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Turing Test for Smart Materials

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If you have a question about this talk, please contact Janet Gibson.

As smarter artificial materials develop, many people have started to associate them with living things, due to the complexity of the behavior they exhibit. In people’s minds autonomous responses to environments and calculated movement for each is associated not only with living but smart living matter. The field of smart materials may need the equivalent of the Turing Test for computer intelligence to establish a baseline level of what could commonly be called Smart Materials.

In our recent work we have developed materials with multiple functions, including actuation, sensing, and programmed movement. We have also observed the generation of multiple regular geometric shapes in liquid droplets – a phenomenon of artificial morphogenesis, with parallels to biological processes, such as polarization and gastrulation. The materials we work with are demonstrably non-living. Yet we show that something non-living could display higher complexity of behavior than many living creatures. We invite a discussion after the talk on the audience reactions to the smart materials and your thoughts on the development of a Smart Materials Turing Test.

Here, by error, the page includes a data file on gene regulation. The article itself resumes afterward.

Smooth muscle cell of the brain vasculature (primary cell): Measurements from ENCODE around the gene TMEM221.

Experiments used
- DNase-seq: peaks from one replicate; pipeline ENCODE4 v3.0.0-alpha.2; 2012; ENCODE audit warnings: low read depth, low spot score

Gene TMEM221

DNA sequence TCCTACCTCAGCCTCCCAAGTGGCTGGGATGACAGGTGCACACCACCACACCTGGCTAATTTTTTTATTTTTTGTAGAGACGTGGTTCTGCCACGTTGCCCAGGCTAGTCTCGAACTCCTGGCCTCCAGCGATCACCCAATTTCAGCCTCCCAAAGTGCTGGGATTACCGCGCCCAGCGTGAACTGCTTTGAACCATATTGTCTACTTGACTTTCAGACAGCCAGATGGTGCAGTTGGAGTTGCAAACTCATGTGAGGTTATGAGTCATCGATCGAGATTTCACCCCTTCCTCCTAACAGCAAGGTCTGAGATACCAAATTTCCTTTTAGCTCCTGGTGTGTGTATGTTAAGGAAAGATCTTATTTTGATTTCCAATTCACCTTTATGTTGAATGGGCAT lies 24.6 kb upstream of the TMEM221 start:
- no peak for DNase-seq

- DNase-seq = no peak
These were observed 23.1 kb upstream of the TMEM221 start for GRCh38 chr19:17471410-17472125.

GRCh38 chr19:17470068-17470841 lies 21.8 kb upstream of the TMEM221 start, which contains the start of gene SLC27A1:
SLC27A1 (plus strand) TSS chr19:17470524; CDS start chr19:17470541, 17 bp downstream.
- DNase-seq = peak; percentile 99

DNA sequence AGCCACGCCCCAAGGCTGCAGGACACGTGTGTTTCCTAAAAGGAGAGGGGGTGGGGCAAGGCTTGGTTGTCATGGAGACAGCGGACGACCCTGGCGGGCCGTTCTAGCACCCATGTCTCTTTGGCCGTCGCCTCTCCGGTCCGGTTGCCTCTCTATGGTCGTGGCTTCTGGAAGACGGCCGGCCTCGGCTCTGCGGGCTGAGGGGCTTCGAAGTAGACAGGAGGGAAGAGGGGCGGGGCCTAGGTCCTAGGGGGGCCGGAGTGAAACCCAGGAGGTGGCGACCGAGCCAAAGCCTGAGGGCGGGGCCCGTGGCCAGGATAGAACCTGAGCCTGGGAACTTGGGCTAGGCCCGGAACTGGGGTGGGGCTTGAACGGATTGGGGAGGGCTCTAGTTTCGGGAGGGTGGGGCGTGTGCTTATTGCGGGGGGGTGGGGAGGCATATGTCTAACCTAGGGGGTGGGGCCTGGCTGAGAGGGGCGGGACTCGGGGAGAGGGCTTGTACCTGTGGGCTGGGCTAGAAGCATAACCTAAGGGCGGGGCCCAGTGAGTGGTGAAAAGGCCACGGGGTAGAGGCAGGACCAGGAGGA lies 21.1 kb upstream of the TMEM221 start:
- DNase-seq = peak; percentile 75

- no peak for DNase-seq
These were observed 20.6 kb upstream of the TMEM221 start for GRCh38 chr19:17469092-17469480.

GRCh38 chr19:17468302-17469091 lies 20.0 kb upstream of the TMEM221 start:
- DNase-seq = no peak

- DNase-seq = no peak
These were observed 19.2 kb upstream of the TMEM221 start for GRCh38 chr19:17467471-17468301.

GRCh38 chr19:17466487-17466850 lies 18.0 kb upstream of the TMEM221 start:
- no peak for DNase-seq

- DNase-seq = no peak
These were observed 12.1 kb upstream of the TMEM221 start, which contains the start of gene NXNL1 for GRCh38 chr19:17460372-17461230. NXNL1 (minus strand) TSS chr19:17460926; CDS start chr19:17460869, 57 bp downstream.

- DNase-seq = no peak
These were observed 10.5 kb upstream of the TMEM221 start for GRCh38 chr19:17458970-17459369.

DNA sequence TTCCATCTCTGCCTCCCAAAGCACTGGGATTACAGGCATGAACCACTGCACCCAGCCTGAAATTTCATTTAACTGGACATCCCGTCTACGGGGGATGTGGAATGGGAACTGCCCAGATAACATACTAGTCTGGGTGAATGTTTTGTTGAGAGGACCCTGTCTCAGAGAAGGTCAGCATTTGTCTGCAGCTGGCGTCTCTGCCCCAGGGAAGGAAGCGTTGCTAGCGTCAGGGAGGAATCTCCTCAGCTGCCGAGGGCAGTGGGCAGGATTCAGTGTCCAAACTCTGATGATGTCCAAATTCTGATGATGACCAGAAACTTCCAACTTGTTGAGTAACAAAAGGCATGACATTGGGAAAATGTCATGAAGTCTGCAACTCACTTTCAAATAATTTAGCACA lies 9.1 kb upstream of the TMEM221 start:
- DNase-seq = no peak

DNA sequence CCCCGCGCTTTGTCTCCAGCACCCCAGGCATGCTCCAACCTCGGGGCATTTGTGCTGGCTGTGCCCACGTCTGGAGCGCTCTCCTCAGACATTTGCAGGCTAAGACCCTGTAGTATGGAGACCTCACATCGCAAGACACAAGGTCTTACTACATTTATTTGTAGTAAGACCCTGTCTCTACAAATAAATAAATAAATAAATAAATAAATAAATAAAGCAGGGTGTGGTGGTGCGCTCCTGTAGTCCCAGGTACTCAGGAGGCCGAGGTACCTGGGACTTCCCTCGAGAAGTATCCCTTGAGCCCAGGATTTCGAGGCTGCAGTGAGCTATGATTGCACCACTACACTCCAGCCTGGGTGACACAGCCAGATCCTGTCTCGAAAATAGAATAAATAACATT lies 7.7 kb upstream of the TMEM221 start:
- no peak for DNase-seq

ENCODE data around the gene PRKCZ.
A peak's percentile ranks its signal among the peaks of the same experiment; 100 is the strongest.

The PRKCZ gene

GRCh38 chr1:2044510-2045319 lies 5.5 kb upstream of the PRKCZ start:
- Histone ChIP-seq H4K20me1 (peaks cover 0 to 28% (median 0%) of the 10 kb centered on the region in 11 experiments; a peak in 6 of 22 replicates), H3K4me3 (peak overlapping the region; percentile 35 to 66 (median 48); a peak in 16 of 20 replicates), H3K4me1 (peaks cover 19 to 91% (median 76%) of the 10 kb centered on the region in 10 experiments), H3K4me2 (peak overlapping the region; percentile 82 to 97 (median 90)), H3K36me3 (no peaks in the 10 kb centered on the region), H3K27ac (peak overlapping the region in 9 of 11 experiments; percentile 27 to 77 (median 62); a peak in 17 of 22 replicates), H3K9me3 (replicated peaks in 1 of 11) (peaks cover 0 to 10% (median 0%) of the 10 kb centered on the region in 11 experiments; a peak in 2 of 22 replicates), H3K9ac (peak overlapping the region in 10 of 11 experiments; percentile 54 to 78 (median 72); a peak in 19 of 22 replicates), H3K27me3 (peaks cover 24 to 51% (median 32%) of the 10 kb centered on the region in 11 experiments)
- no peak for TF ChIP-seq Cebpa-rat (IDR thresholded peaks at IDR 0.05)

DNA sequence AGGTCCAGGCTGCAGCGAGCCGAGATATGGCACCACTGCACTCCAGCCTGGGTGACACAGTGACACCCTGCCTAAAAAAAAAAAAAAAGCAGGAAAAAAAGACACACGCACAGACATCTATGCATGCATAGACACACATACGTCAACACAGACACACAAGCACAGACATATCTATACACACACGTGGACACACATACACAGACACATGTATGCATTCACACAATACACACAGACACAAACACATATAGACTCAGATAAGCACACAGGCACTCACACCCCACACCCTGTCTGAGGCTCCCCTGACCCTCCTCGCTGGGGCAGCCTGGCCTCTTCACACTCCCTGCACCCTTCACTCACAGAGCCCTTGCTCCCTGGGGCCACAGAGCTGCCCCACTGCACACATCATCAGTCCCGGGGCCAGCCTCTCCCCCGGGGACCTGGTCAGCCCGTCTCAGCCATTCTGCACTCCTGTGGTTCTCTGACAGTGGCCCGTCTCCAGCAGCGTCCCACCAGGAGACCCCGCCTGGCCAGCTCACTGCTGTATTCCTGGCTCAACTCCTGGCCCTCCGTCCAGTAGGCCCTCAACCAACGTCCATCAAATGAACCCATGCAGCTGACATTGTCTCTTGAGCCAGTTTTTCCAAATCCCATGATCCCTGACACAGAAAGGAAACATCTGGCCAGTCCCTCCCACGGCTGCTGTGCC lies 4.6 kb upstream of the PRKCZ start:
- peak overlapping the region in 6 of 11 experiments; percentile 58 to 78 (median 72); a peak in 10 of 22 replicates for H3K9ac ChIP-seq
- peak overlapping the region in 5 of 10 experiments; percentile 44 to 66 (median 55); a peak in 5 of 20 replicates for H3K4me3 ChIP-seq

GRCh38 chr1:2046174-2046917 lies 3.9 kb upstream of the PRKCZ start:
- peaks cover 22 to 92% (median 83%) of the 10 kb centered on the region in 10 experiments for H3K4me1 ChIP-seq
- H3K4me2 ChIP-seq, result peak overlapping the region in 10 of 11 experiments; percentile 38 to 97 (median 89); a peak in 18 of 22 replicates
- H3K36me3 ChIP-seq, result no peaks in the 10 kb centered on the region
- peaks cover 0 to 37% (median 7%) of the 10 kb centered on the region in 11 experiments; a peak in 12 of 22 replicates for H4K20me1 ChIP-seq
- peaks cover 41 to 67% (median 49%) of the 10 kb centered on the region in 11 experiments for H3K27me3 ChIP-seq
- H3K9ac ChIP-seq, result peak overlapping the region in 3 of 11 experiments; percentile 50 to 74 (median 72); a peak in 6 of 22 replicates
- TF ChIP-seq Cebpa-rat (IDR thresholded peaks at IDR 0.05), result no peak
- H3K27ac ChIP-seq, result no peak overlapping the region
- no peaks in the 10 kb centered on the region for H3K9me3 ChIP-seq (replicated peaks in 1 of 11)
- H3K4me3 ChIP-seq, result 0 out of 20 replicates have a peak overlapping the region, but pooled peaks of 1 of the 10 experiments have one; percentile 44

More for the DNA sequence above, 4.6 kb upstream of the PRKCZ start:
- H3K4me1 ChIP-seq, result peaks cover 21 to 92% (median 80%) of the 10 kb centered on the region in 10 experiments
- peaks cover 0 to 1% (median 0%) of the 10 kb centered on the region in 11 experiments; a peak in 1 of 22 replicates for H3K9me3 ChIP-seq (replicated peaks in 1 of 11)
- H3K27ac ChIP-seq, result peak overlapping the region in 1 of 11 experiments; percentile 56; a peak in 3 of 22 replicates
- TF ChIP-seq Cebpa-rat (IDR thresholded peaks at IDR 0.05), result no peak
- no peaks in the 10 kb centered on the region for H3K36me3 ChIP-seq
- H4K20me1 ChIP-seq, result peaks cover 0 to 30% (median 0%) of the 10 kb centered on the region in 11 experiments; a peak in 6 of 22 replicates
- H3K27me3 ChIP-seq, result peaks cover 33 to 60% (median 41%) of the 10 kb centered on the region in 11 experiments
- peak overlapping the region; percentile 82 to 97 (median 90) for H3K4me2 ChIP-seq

This talk is part of the Darwin College Sciences Group series.

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